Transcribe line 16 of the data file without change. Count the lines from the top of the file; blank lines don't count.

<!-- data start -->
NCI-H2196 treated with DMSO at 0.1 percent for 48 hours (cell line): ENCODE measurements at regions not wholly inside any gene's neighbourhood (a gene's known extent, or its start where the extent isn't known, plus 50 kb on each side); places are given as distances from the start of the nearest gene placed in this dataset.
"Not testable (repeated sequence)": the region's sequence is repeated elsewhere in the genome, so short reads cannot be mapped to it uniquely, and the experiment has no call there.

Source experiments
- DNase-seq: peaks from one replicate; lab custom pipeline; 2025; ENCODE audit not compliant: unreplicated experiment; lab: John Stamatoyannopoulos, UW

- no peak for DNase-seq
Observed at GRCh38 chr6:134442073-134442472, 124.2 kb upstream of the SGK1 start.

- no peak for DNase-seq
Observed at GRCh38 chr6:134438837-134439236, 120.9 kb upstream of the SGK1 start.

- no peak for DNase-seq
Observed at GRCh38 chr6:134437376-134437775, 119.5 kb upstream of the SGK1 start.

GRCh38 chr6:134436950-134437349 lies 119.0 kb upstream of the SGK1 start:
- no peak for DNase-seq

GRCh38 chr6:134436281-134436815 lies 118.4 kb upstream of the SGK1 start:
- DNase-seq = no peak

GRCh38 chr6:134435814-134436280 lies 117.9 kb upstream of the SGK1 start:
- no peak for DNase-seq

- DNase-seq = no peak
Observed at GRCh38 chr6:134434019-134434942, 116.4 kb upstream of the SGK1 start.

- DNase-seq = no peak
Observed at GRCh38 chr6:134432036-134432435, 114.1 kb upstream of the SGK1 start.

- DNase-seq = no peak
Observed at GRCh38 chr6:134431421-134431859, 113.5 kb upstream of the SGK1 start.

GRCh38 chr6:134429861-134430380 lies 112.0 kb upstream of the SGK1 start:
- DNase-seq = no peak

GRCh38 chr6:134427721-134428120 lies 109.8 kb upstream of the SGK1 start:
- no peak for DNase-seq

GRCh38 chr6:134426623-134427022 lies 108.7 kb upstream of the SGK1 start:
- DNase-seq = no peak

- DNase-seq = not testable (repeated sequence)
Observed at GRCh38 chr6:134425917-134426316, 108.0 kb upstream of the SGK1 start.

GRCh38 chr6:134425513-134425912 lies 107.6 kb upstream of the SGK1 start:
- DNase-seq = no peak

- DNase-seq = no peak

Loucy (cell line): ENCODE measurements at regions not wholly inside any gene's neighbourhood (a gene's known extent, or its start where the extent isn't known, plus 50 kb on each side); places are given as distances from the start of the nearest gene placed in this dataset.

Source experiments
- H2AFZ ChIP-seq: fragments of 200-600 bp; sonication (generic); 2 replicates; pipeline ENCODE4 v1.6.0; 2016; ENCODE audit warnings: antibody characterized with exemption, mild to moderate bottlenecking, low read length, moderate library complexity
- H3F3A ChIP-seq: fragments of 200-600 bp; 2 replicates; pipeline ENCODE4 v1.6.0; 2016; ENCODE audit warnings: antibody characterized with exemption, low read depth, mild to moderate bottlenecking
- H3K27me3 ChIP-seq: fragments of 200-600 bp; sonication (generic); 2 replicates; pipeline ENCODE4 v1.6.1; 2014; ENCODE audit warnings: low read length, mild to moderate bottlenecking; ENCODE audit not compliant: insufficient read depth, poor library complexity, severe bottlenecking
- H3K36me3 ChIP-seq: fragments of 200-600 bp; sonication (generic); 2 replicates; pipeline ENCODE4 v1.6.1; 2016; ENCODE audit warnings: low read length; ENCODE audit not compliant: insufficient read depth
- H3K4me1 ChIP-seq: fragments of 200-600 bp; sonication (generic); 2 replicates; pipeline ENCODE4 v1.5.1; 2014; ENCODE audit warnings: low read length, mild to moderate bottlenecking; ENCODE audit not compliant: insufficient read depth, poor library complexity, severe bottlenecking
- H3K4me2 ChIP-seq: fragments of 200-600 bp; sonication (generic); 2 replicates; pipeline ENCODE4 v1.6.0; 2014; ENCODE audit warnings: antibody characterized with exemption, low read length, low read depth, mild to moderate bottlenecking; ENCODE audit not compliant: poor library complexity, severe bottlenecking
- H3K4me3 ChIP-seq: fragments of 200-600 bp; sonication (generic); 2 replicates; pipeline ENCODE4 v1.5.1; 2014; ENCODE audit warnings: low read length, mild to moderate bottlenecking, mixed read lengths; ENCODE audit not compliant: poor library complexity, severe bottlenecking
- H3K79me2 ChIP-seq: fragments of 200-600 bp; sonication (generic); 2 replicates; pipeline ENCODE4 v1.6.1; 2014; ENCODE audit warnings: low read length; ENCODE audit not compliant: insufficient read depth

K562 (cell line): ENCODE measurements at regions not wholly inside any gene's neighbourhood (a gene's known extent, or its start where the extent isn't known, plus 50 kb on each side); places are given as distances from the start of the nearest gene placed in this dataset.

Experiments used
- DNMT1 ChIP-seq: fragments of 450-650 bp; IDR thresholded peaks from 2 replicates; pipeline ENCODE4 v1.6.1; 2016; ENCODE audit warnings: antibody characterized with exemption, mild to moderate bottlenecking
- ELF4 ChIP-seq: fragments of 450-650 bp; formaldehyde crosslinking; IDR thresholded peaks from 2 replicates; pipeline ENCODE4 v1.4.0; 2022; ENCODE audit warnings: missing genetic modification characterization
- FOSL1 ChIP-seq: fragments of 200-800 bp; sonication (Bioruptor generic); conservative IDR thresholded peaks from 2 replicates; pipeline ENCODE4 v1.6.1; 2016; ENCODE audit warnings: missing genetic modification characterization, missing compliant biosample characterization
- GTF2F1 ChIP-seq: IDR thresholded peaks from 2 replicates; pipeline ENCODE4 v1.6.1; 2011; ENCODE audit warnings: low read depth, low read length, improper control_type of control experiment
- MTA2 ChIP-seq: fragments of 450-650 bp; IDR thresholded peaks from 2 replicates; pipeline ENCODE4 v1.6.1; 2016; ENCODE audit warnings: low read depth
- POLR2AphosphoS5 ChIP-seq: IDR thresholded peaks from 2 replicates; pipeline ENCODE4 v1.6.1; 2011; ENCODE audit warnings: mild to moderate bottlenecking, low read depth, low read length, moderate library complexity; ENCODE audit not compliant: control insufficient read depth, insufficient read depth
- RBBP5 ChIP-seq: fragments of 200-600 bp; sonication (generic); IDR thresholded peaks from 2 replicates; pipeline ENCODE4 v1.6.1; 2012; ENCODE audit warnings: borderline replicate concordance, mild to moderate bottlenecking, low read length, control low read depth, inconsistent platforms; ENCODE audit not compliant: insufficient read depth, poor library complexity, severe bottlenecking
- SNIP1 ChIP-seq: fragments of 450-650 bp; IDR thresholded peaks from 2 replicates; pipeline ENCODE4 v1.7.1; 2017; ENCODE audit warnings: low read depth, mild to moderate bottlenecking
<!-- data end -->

- no peak for DNase-seq